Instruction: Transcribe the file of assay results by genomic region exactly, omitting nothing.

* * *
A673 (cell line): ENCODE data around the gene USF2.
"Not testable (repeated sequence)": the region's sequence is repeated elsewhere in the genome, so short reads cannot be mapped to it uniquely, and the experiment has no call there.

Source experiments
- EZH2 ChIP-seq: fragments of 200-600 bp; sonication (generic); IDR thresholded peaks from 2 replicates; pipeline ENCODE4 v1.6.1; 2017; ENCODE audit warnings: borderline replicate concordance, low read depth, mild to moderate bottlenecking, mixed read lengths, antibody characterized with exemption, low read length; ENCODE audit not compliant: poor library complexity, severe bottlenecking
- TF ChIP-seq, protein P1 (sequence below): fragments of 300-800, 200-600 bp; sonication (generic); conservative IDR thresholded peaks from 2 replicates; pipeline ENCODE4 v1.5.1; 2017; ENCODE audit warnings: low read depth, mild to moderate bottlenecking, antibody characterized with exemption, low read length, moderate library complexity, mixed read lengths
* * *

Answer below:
A673 (cell line): ENCODE data around the gene USF2.
"Not testable (repeated sequence)": the region's sequence is repeated elsewhere in the genome, so short reads cannot be mapped to it uniquely, and the experiment has no call there.

Source experiments
- EZH2 ChIP-seq: fragments of 200-600 bp; sonication (generic); IDR thresholded peaks from 2 replicates; pipeline ENCODE4 v1.6.1; 2017; ENCODE audit warnings: borderline replicate concordance, low read depth, mild to moderate bottlenecking, mixed read lengths, antibody characterized with exemption, low read length; ENCODE audit not compliant: poor library complexity, severe bottlenecking
- TF ChIP-seq, protein P1 (sequence below): fragments of 300-800, 200-600 bp; sonication (generic); conservative IDR thresholded peaks from 2 replicates; pipeline ENCODE4 v1.5.1; 2017; ENCODE audit warnings: low read depth, mild to moderate bottlenecking, antibody characterized with exemption, low read length, moderate library complexity, mixed read lengths